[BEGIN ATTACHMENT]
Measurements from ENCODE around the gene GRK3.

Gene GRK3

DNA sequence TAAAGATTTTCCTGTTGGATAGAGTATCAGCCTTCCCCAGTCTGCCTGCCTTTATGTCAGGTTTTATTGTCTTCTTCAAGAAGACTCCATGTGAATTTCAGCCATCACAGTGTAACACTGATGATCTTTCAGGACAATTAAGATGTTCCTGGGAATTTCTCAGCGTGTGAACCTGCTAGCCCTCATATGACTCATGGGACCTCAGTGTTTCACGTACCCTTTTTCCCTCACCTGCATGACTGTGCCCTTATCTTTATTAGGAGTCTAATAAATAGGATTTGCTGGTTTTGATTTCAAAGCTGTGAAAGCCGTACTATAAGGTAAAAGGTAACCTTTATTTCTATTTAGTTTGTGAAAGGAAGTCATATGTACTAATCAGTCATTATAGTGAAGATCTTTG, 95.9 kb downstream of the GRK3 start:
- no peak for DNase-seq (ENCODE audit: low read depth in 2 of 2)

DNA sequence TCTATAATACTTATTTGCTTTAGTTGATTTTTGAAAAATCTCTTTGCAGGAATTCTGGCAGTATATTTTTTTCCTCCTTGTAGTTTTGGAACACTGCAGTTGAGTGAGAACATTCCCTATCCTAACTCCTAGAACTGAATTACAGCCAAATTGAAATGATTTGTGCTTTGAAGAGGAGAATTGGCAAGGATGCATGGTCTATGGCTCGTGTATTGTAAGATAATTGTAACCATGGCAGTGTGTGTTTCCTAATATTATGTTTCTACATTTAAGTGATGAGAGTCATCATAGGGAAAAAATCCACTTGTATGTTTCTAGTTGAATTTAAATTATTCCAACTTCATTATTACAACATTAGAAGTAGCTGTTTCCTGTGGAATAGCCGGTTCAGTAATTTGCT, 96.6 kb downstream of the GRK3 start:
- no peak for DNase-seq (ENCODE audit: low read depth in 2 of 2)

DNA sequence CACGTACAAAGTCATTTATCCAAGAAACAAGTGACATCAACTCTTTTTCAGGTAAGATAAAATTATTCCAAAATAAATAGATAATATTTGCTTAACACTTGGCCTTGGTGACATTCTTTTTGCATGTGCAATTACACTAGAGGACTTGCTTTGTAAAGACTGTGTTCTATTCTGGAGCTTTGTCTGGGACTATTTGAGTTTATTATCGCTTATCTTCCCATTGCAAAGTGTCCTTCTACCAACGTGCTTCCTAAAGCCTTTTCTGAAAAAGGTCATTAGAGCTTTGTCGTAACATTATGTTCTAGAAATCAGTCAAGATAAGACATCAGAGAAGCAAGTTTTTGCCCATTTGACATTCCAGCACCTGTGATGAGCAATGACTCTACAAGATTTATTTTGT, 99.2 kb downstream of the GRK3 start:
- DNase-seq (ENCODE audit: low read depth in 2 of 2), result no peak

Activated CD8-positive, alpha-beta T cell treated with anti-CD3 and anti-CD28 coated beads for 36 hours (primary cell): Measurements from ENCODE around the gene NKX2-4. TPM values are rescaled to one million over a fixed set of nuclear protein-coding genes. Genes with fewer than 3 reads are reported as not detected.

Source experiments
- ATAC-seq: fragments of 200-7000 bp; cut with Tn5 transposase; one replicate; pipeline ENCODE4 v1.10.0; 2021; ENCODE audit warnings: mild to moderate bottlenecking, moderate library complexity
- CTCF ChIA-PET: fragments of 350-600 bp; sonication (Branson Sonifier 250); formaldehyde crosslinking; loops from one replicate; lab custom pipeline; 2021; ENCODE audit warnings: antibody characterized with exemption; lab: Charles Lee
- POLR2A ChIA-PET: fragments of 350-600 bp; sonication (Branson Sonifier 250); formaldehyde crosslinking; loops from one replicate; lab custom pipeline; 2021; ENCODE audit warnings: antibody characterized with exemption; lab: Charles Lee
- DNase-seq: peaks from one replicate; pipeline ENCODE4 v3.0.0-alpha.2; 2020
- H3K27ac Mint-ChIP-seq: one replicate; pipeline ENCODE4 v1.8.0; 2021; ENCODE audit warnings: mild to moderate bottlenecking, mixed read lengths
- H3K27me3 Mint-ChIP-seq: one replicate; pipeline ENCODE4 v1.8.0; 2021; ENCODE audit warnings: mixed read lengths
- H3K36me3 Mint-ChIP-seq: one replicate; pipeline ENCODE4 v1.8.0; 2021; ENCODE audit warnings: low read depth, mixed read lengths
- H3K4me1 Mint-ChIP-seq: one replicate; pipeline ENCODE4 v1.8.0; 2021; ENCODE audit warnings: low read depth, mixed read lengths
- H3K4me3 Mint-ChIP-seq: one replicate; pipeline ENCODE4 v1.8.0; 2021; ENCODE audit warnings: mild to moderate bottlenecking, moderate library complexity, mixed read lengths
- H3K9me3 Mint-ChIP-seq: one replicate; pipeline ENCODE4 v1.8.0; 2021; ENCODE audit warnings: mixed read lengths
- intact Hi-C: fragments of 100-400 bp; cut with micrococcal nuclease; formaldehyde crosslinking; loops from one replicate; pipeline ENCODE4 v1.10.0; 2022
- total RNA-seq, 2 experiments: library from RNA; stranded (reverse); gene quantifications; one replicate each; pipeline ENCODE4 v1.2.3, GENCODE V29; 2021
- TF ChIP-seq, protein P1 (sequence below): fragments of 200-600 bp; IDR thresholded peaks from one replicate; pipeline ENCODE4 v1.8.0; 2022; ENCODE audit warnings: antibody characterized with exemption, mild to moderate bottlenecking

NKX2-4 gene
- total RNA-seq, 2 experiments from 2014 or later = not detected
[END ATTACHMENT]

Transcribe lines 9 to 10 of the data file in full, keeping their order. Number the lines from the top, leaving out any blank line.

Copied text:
Activated CD8-positive, alpha-beta T cell treated with anti-CD3 and anti-CD28 coated beads for 36 hours (primary cell): Measurements from ENCODE around the gene NKX2-4. TPM values are rescaled to one million over a fixed set of nuclear protein-coding genes. Genes with fewer than 3 reads are reported as not detected.

Source experiments